Population And Its Effect On The Environment

Over time, the world's population has grown at an exponential rate. Many have questioned whether or not our planet can sustain such huge numbers of humans without serious depletion of natural resources, and shortages of vital substances, such as water and air. Many feel that we are inevitably going to use up what we have much too quickly and that we will not realize this until it is too late to change our patterns and habits.

In the United States, there have been many efforts to help save the environment, and to protect our childrens' futures. But these efforts, in relation to the damage being done, are nothing. Germany is known for having implemented effective recycling, and many school children learn to live with recycling and other efforts to save the environment in order to help the future. All of these small changes help the future, but with a global scale reformation it is unlikely that a difference of large enough impact can be reached in time.

After reading an article for the in class debate on what is happening in the Chesapeake Bay Area, it is obvious that our efforts, although noble, are not enough. An example is that we have decreased our harmful emissions by between 30 and 50 percent, but in the same amount of time our population has nearly doubled, so the reduction barely makes a difference simply because of the high population growth in that area.

Another article, this one about Kahzakhstan, tells the sad story about their lake, Kazalinsk, which when translated means 'place of fish death.' The reason behind the name, was the fishing industry. Now it sounds more like a bad joke. Since the 1960's Lake Kazalinsk has been shrinking. Now there is nothing left of it. The elders of the region did not notice the change in the water levels at first. But now it has changed their lives forever. Intestinal and stomach disorders are epidemic, and the infant mortality rate is 50 to 60 per 1000, compared to 8 per 1000 in the United States. One man said, "the children have no idea what the sea was like, or the river for that matter. They have never soaked their feet in the sea's warm, salty waters, never seen the sun sink gloriously into its azure depths, never heard the surf breaking against the shore after a storm, sounding like the fizzle of a million champagne glasses being poured at once." Now it is too late to rescue the Kazalinsk and the children will most likely never know the glory of the sea that once was.

The question being asked is that of sustainability. Can the Earth sustain our huge growing numbers of people? In order to answer this, we must ask ourselves what we mean by sustainability. My opinion of sustainability is what involves a zero-sum game of distributing fixed natural resources among people's regional demands for habitability and life-style. However, this is too confining for our growing world population. A better way to look at this is to consider that the planet is finite, and with that all of its resources are also finite. Unless we restrain ourselves, no matter what happens, we will eventually reach the limits. The exponential trends of population growth and resource depletion will be globally devastating. With this we can see that unless we act immediately and strictly, the quality of life as we know it will only rapidly deteriorate.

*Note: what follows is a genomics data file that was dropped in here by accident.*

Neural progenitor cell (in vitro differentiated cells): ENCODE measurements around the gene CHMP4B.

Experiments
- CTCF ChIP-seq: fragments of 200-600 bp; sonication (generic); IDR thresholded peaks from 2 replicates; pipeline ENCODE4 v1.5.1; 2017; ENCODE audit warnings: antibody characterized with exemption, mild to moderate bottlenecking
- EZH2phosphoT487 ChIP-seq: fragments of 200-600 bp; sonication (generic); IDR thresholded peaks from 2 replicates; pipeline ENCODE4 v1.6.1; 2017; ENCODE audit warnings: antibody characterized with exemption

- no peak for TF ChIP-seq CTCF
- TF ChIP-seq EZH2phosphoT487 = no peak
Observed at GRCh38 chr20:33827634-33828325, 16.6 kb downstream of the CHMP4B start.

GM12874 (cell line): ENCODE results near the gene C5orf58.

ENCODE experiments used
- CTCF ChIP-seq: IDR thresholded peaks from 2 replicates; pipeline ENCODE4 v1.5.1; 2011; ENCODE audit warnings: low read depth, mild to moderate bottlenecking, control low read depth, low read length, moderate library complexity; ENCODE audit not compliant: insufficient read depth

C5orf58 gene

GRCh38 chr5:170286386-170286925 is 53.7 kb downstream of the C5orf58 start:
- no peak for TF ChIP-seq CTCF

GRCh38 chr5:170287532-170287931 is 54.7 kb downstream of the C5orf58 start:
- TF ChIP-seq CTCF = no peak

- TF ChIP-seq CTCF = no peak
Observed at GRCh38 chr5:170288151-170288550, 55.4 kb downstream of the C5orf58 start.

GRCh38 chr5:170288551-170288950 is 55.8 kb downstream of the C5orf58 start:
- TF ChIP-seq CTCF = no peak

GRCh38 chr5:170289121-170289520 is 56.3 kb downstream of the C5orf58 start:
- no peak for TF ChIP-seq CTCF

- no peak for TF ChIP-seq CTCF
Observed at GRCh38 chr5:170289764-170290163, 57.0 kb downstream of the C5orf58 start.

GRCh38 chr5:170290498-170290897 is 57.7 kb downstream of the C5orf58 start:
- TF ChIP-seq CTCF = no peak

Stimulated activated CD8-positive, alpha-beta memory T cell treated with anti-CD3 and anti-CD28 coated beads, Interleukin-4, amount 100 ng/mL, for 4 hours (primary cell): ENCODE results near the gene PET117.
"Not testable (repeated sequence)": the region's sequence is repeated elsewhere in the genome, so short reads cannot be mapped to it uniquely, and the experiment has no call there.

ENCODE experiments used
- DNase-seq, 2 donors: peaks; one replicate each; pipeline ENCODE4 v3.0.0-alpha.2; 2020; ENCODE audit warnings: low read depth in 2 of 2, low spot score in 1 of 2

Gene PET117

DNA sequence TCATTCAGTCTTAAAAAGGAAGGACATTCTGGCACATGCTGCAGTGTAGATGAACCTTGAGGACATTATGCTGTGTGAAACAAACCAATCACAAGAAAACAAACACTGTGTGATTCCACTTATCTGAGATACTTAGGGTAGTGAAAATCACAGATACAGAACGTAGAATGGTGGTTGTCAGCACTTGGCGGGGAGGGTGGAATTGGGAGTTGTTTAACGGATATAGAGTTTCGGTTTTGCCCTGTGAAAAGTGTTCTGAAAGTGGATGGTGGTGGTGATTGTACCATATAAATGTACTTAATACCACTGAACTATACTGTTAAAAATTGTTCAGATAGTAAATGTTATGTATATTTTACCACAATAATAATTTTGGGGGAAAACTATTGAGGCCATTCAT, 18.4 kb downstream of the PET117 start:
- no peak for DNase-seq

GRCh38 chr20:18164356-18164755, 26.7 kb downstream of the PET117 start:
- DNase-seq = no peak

Quality of life, as we know it, is most commonly measured using data collected on infant mortality rates, life expectancy rates, and education standards, such as literacy rates. Using these rates we can learn more about the general population of a town, country, region, or even our planet. However, it is absurd to conclude that an illiterate person with a short life expectancy will lead a terrible life. These factors indicate numbers, which must be then put into perspective with the culture and their views on personal freedom, and how they foresee life.

Another big issue with sustainability of the world's population and the environment is whether or not we can feed ourselves. One article I read said that the planet could easily increase food production. In industrial countries only about 10 percent of the work force is needed in production and distribution of food, therefore there are no limitations with the work force. Currently in industrialized nations, more than half of the food produced goes to waste through spoilage. The crucial issues are more likely to be the availability of water, and energy to support the growing, processing and distribution of the food.

Water is a big concern for the growing global population. Water is the world's most valuable, and most wasted resource. If the water needs of the next two hundred years are to be met, then the global population needs to put into effect international and continental management of the water supply. Although many regions have implemented such programs, it has yet to be done on the global scale, which is key.

As we can see through these many examples, the problems we will encounter in the future in relation to population and sustainability are all easily remedied when they are handled promptly and wisely, and most importantly on a global scale. We know what we have to do, and we have the means to do so. The biggest barrier is getting everyone on the planet to participate in order to save the planet for our children, and our childrens' children.

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